3.  קְדוֹשָׁה – holy.

It isn’t just any land, or a land we love simply because it’s ours. We acknowledge that it’s sacred soil irrespective of whether it’s ours. We cherish it because of Whose presence is manifest there.[3] It is not merely beloved or cherished.[4] It is hallowed.

4.  הַ)קְדוֹשָׁה) – the (holy).

It’s not just one of many sacred lands. It is “the” holy land with definite article. The one and only Holy Land. This Land is inherently different from the rest of the mundane earth.[5] It is the location of G-d’s unique “home” on earth. It’s where G-d feels at home, and consequently, so do we.

5.  תִּבָּנֶה  – may it be built. It’s not talking about big buildings, skyscrapers or stadiums. This is a common misconception. It refers to the construction of more Jewish homes, enough for all the Jews on earth to return and resettle our ancestral land. Even more essentially, it refers to the construction of G-d's home, the Holy Temple. That’s what we mean when we refer toירושלים הבנויה, “Next year in the rebuilt Jerusalem." Its ultimate building needs to be built.

6.  וְתִכּוֹנֵן  – and may it be securely established.

It's not enough for Jewish homes to be built throughout our Land. They need to be securely established for all time.

7.  בְיָמֵי – in days.

We envision and anticipate an actual time, a real day in the future, when the Temple will indeed be built on its proper site, and all the exiles will indeed return and securely resettle the Land.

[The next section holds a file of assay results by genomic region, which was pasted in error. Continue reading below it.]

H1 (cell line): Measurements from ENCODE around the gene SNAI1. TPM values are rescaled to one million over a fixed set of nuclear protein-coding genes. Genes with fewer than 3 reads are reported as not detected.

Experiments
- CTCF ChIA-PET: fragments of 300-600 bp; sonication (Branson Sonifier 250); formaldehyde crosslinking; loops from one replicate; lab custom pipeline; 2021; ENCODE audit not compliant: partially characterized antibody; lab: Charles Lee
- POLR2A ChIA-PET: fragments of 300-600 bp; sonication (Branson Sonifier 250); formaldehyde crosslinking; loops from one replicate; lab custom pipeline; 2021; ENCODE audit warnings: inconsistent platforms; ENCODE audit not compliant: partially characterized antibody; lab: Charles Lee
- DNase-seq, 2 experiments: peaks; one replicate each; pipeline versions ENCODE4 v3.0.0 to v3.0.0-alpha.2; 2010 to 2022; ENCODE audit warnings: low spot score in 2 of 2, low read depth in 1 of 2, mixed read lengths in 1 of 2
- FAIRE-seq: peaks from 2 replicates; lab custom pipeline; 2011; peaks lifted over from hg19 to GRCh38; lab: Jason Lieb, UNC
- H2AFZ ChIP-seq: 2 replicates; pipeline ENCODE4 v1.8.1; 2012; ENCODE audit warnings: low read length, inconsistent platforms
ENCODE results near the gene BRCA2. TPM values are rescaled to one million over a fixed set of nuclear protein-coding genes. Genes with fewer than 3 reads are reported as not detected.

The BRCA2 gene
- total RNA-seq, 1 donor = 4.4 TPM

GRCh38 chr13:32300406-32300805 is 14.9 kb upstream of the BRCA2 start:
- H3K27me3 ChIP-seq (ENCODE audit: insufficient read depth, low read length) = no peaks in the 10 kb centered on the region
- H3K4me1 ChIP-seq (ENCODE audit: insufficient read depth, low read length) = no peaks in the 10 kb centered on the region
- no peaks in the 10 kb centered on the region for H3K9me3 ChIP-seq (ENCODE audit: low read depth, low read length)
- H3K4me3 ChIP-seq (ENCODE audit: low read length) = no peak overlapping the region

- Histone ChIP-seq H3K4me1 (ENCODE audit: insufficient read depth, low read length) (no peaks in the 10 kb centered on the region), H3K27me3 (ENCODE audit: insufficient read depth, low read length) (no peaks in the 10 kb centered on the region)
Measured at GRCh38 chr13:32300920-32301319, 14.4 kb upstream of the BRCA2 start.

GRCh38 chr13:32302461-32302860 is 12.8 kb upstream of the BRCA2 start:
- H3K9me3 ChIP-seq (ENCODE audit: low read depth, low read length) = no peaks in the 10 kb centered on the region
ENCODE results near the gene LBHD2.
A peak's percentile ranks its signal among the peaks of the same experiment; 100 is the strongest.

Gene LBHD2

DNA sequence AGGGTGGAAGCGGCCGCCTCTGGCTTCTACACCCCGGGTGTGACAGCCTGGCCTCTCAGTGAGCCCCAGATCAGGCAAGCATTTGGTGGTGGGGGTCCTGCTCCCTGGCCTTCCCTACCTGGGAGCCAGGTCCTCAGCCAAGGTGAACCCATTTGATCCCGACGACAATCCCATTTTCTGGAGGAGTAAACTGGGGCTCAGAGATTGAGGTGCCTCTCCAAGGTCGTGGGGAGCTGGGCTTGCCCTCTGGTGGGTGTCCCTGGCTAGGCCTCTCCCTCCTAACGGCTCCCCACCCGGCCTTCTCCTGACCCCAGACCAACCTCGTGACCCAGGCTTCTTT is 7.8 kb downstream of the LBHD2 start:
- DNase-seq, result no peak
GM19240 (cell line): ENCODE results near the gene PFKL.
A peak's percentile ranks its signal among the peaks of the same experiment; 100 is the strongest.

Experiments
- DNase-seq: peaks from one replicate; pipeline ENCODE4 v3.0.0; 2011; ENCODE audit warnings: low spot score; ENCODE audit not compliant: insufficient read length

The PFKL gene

8.   נוּ   – our.

In our days. May this come to fruition quite literally in our lifetimes.

9.  בִּמְהֵרָה – speedily.

Not just in our days, but speedily in our days. Not just in decades, years, or even months from now. In our days, and with speed. In other words, TODAY. In fact, we can’t even mention our Holy Land by name without immediately expressing our heartfelt yearning for reconstruction of the Temple and the ingathering of the Exiles to occur speedily in our days!

10.  אָמֵן – Amen.

This means: “So be it. It's true. I truly believe this statement and mean it quite literally. It’s not just a hopeful wish, but something that I know and affirm to be true. It’s an article of faith.[6] I know that this wish will indeed become fulfilled.”

11.  !(אָמֵן– Amen at the end, with implied emphasis.

This is a final amen. Generally, one does not respond “amen” after his/her own blessing or prayer. It’s superfluous, since one is always supposed to mean what he/she says, without any need to affirm it.[7] It’s only recited after hearing someone else’s prayer or blessing, and expresses agreement, shared belief and affirmation.